I have been struggling to write you a seasonally and COVID-appropriate letter for several weeks and not coming up the words to express how I feel, and how we are experiencing life in this time. Last night I was listening to an audio book of Viktor Frankel’s lectures, just published in English for the first time… lectures that he gave in 1946, just a year after he was freed from Auschwitz. The title of the book is Yes, To Life, In Spite of Everything.

What I realized is, quite simply, that I am happy, right now, in this moment. There have been quite a few moments in the past year when I have been happy, though I have also had my meltdowns and times of both fear and grief. It seems so politically incorrect to fess up to being happy as if implying an obliviousness to the suffering in the world, the 3000-plus COVID deaths each day, global warming, the disaster that was Trump. It seems so utterly unjustifiable. Actually, it absolutely is unjustifiable because happiness is a gift that defies justification.

The suggestion, enshrined in our constitution, that one can pursue happiness is a chimera. In contrast Frankel suggests that happiness is the consequence of the act of listening and responding to the unique questions that life poses to us each day, each moment.

So what are the sources of my happiness? It is a mystery. As soon as I try to put into words what has made me happy, it seems either boastful or trite. There is also specificity that is resonant only to me, though a generous reader might empathize.

I was happy on Christmas day when I tasted the green tomato pickles that my friend Jim showed me how to make, using the fermentation process. To be precise, it wasn’t so much the taste (tangy and crunchy) that was the source of happiness, but rather the fond associations to Jim who came over, stood in my kitchen with his mask on, and instructed me with a scientific precision that translated as a kind of love.

I was happy just yesterday, when I walked down the slope of our northwest field to find my wife lopping off dead low-hanging branches from oaks and jack pines with the chainsaw I gave her for Christmas. When was the last time you saw a 76-year old woman happily wielding her chainsaw? (Ok, yes, I am boasting.) Together we found a perfect “Y” at the base of a small pine, where I could rest the long branches while Sharon bucked them into logs for our wood stove. Then we loaded the logs into a small cart. I pulled the cart, while Sharon pushed it up the hill, to our woodpile.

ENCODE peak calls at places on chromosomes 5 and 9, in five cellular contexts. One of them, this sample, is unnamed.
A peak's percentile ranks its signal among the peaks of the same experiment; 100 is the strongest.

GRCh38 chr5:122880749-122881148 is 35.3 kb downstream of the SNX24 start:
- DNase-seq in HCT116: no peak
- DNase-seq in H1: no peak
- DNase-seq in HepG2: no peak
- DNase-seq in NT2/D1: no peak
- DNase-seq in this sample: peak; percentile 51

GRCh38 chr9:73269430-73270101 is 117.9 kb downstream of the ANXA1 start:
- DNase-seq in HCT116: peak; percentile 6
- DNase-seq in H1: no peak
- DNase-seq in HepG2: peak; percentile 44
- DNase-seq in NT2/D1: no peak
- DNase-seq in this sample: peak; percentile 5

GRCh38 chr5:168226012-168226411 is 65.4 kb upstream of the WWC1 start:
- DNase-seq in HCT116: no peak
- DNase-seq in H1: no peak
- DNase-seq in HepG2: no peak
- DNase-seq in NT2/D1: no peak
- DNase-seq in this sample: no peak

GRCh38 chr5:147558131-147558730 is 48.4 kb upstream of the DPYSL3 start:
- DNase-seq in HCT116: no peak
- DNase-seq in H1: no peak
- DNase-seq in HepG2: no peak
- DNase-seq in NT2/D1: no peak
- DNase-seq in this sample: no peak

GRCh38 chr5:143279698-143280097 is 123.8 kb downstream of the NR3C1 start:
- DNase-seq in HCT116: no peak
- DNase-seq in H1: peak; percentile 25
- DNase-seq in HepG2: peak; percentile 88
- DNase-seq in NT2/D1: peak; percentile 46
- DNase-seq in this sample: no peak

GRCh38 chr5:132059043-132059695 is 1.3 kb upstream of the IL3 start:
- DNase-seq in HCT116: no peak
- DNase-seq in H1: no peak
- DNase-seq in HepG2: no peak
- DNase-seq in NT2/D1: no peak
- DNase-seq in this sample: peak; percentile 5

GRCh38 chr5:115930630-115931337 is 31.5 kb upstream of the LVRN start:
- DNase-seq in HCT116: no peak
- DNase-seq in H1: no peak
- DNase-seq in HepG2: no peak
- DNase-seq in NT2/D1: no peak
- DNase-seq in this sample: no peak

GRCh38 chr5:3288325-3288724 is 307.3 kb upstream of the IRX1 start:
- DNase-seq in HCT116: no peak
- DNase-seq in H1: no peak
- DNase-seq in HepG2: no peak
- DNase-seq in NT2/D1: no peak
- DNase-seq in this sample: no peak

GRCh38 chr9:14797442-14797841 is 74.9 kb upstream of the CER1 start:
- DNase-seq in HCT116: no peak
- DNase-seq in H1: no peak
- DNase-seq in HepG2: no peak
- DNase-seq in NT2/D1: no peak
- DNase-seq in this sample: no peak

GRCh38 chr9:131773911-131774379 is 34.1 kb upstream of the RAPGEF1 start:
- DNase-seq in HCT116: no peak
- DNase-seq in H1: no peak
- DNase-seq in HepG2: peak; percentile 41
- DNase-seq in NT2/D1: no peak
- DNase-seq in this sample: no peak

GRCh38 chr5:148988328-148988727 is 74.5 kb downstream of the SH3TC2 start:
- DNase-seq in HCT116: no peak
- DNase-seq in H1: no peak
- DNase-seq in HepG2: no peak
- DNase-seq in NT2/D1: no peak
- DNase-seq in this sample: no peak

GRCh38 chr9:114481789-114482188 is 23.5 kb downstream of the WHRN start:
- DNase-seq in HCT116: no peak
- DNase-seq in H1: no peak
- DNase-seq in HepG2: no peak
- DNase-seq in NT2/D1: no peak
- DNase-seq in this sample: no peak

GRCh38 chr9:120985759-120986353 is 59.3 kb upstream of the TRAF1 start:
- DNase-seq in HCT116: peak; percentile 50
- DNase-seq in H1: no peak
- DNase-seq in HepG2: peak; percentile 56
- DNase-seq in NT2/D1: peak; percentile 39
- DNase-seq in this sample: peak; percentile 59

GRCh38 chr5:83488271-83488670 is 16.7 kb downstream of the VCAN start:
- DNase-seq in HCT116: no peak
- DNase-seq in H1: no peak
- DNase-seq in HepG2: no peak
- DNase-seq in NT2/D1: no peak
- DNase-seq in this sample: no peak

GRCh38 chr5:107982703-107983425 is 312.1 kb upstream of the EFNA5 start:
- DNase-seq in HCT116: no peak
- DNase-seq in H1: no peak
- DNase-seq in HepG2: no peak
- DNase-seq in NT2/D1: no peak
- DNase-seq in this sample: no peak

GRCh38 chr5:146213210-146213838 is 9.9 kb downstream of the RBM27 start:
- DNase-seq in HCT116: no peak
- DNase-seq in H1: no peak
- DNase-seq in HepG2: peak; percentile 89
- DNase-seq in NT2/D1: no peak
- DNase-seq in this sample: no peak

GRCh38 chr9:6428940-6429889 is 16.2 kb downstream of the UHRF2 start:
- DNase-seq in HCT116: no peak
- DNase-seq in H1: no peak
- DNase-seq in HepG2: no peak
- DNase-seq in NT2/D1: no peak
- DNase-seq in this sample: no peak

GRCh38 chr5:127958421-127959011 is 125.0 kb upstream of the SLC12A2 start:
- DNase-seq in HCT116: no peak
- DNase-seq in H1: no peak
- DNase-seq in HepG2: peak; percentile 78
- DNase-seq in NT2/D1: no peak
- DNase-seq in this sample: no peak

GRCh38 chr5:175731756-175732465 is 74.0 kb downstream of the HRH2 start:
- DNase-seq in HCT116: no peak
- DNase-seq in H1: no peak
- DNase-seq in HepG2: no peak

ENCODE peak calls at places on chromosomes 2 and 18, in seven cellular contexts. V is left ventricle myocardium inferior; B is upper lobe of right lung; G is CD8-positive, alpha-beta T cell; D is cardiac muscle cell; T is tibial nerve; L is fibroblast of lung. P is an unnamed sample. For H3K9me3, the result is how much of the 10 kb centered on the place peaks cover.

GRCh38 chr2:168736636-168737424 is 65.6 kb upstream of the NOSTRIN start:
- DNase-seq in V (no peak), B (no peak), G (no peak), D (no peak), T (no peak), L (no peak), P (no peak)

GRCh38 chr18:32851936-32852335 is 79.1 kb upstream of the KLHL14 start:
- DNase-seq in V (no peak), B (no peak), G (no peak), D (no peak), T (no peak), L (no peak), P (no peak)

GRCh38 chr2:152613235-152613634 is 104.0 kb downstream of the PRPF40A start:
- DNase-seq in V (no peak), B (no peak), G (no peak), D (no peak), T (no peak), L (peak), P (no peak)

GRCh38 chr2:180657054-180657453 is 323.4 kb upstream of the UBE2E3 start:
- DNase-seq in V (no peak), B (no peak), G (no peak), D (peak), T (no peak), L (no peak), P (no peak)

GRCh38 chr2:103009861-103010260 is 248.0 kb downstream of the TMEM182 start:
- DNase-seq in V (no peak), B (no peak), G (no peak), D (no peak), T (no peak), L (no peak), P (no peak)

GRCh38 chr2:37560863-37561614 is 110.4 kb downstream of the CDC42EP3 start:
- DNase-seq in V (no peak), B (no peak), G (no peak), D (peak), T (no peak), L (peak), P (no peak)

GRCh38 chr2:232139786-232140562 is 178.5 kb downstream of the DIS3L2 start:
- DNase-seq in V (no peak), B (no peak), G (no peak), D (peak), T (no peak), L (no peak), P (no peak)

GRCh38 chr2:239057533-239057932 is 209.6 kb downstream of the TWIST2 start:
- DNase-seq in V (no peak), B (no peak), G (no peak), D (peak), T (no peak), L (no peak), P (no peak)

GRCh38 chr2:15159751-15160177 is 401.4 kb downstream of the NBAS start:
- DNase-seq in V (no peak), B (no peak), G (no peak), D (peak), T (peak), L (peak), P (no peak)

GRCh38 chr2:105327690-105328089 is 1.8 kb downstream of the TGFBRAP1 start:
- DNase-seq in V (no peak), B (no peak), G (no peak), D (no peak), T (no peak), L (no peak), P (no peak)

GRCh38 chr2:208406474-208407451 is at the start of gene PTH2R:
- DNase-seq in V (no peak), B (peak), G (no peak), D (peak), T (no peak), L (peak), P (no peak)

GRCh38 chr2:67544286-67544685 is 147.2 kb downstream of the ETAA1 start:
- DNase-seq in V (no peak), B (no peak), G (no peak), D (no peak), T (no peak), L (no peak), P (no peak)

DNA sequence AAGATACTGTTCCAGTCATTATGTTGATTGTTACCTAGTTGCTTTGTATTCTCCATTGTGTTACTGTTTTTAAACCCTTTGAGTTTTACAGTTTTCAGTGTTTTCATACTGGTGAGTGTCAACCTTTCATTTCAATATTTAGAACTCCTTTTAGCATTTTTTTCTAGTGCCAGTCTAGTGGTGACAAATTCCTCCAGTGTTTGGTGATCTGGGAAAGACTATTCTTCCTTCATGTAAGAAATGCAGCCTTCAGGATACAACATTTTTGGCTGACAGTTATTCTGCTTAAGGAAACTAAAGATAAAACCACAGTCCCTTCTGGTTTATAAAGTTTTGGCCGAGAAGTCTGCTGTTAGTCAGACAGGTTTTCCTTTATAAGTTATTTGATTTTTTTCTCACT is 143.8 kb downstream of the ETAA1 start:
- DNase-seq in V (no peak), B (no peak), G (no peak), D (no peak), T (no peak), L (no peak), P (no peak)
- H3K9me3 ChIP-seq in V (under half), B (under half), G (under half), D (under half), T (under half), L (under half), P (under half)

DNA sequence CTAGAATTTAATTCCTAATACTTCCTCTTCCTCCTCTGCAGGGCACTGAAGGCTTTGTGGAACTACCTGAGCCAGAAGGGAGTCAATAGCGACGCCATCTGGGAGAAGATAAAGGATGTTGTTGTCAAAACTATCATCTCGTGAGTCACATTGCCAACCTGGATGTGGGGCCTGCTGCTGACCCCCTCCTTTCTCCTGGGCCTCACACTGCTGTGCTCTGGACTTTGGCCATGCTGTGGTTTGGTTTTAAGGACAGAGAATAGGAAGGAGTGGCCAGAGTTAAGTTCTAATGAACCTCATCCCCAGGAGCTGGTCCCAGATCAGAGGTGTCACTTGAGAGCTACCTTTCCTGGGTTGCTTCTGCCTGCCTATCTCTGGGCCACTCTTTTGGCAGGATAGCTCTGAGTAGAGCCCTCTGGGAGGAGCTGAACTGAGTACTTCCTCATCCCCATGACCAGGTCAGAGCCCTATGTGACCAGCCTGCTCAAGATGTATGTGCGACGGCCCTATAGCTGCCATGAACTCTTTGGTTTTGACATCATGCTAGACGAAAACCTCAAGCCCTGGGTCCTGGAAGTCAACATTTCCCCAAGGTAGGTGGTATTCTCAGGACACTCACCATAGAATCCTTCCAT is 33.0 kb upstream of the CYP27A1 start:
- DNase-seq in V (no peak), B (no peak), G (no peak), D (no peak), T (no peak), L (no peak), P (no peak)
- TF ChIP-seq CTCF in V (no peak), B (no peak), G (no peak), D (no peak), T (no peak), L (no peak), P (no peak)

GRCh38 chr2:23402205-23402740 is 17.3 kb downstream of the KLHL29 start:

I was happy while talking with my cousin’s son, Tamás, who is a first-year student studying animation at university in Budapest. A slight, quiet spoken young man, with near-perfect English, Tamás explained to me his own theory of cartoons and animation, melding abstract forms with linear storytelling. Tamás in Hungarian is Thomas in English. He is named after me, just as my cousin Pál was named after my father, Paul. I am so proud (and happy) to call them my family.   At some point during our conversation, Tamás turned his laptop to show me an ingenious homemade animation stand fashioned from a glass-topped coffee table with a light underneath. He’s using it to make an animated architecture sequence for The Restless Hungarian.

I was happy recently when I rediscovered on our bookshelf a book of Rodin’s erotic watercolors which Sharon had given to me when we were courting.

I was happy when I had a breakthrough in editing a scene in the second draft of the Restless Hungarian film… especially when I’d been banging my head against a proverbial brick wall for several days

I was happy at the sheer visual beauty of Terrance Malick’s Days of Heaven which we watched last night.

I marvel and am happy about how, in the past months of sheltering-in-place, the small frictions in Sharon’s and my relationship, have dissipated, to be replaced by gratitude for each other. This didn’t just happen. We worked at it. We each kept our own counsel while, listening more deeply to each other, listening to both words and their subtext.

It is impossible for me to fathom the depth of the unhappiness I would feel if Sharon were to leave me, to die. How could I go forward without her? Fortunately we are in pretty good shape and that is something else to be grateful for.

Happiness is the visceral experience of gratitude.

Maybe the key to happiness is that it is now. To be happy is not to deny the possibility, even the certainty of grief, sadness, and unhappiness in the future. But is it not our responsibility to be obedient to happiness when it comes to us, for ourselves, for those we love, and for all of humanity?

I wish for you happiness in the New Year.